ence of the Tuskegee school, the plan of and dirty, and it was difficult to get the having the buildings erected by student students to help. When it came to bricklabor has been adhered to. In this time making, their distaste for manual labor in forty buildings, counting small and large, connection with book education became have been built, and all except four are especially manifest. It was not a pleasant almost wholly the product of student task for one to stand in the mud-pit for labor. As an additional result, hundreds hours, with the mud up to his knees. of men are now scattered in every part of More than one man became disgusted and the South who received their knowledge left the school. of mechanics while being taught how to We tried several locations before we erect these buildings. Skill and knowl- opened up a pit that furnished brick clay. edge are now handed down from one set I had always supposed that brickmaking of students to another in this way, until was very simple, but I soon found out by at the present time a building of any de- bitter experience that it required special scription or size can be constructed wholly skill and knowledge, particularly in the by our instructors
burning of the bricks. and students, from
After a good deal the drawing of the
of effort we molded plans to the putting
about twenty-five in of the electric fix
thousand bricks, and tures, without going
put them into a kiln off the grounds for
to be burned. This a single workman.
kiln turned out to Not a few times,
be a failure, because when a new student
it was not properly has been led into the
constructed or proptemptation of mar
erly burned. We ring the looks of
began at once, howsome building by
ever, on a second lead-pencil marks or
kiln. This, for some by the cuts of a jack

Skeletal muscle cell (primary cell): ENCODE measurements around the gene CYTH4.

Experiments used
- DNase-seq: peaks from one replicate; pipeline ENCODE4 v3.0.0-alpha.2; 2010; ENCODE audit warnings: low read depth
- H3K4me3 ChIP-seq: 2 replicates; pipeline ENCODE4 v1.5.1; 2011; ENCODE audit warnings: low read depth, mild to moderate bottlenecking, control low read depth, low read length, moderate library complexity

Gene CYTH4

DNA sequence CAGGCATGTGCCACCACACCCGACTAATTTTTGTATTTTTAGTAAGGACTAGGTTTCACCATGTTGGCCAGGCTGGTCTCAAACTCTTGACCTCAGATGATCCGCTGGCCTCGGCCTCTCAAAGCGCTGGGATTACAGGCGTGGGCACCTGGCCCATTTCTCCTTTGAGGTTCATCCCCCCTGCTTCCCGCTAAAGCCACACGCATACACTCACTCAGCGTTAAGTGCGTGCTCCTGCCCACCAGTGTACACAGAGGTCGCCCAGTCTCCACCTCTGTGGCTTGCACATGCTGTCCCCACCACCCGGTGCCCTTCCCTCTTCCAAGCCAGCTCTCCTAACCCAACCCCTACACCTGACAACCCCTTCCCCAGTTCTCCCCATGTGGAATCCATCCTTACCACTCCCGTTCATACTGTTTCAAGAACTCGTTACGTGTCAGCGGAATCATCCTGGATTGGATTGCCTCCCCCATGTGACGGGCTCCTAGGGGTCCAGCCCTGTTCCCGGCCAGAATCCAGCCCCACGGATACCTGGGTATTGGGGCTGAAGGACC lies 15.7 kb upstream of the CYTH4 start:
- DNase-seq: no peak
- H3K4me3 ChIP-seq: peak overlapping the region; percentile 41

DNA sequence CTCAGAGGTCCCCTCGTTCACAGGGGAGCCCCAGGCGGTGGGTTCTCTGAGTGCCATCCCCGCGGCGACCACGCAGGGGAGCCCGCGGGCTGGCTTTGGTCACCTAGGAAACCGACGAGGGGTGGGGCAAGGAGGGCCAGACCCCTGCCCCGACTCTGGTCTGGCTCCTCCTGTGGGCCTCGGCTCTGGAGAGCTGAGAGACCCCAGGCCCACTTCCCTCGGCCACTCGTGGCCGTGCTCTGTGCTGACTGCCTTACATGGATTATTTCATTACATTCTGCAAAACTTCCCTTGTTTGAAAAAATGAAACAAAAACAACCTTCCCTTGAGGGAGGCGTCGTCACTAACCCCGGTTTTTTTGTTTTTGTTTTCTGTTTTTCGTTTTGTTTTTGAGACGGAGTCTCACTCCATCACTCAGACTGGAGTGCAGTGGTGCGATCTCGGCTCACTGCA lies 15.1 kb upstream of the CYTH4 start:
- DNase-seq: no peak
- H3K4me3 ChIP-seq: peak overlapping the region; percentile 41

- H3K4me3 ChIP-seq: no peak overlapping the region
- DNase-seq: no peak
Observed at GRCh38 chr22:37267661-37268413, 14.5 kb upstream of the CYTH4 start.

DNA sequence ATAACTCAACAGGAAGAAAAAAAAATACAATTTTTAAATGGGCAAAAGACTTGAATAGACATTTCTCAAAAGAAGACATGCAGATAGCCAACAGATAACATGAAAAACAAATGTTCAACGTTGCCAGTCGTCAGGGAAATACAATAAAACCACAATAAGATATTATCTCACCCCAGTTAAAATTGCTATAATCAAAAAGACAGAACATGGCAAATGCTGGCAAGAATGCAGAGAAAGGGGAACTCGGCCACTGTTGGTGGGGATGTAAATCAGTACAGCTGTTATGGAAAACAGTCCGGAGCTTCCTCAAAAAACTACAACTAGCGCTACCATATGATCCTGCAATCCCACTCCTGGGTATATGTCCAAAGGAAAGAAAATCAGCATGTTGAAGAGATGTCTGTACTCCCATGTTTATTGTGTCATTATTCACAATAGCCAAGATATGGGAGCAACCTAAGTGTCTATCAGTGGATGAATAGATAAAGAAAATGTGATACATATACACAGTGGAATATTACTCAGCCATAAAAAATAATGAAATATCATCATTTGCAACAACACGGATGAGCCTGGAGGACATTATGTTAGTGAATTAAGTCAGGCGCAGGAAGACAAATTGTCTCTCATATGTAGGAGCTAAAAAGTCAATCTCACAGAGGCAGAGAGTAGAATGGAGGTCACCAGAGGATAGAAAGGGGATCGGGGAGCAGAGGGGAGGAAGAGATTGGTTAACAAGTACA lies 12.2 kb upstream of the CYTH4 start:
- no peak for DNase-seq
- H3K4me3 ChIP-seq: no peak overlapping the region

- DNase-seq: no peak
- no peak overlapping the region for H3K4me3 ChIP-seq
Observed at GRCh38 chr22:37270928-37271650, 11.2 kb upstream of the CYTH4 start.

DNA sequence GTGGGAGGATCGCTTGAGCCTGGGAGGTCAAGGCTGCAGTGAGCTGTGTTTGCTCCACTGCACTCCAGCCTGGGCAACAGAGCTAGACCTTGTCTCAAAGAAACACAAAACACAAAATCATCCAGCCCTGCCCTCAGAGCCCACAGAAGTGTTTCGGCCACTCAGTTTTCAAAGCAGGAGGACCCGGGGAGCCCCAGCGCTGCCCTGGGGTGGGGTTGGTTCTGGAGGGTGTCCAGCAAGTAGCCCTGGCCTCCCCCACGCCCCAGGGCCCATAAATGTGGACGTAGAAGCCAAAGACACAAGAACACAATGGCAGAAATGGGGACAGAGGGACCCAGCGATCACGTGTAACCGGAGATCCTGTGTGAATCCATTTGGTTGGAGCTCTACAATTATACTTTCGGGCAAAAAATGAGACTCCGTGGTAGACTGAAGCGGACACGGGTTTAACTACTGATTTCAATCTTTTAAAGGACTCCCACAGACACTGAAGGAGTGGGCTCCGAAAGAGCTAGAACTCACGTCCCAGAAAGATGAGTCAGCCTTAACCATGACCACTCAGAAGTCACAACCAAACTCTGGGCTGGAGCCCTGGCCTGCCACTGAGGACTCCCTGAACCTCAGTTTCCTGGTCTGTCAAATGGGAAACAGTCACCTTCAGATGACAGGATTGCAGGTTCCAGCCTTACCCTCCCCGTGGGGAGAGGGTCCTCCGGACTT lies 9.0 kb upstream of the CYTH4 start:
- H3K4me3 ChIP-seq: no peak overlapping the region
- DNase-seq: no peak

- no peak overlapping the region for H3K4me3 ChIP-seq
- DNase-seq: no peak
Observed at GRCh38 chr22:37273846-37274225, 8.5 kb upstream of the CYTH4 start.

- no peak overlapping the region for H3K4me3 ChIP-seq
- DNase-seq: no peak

reason, also proved knife, I have heard
a failure. The failan old student re
ure of this kiln made mind him : “ Don't
it still more difficult do that. That is our
to get the students building. I helped
to take any part in put it up."
the work. Several In the early days
of the teachers, howof the school I think
ever, who had been MRS BOOKER T. WASHINGTON my most trying ex
trained in the indusperience was in the matter of brickmaking. tries at Hampton, volunteered their servAs soon as we got the farm work reason- ices, and in some way we succeeded in ably well started, we directed our next getting a third kiln ready for burning. efforts towards the industry of making The burning of a kiln required about a bricks. We needed these for use in con- week. Towards the latter part of the nection with the erection of our own build- week, when it seemed as if we were going ings; but there was also another reason to have a good many thousand bricks in for establishing this industry. There was a few hours, in the middle of the night no brick-yard in the town, and in addition the kiln fell. For the third time we had to our own needs there was a demand for failed. bricks in the general market.
The failure of this last kiln left me I had always sympathized with the without a single dollar with which to make Children of Israel in their task of “making another experiment. Most of the teachers bricks without straw," but ours was the advised the abandoning of the effort to task of making bricks with no money and make bricks. In the midst of my troubles no experience.
I thought of a watch which had come into In the first place, the work was hard my possession years before. I took this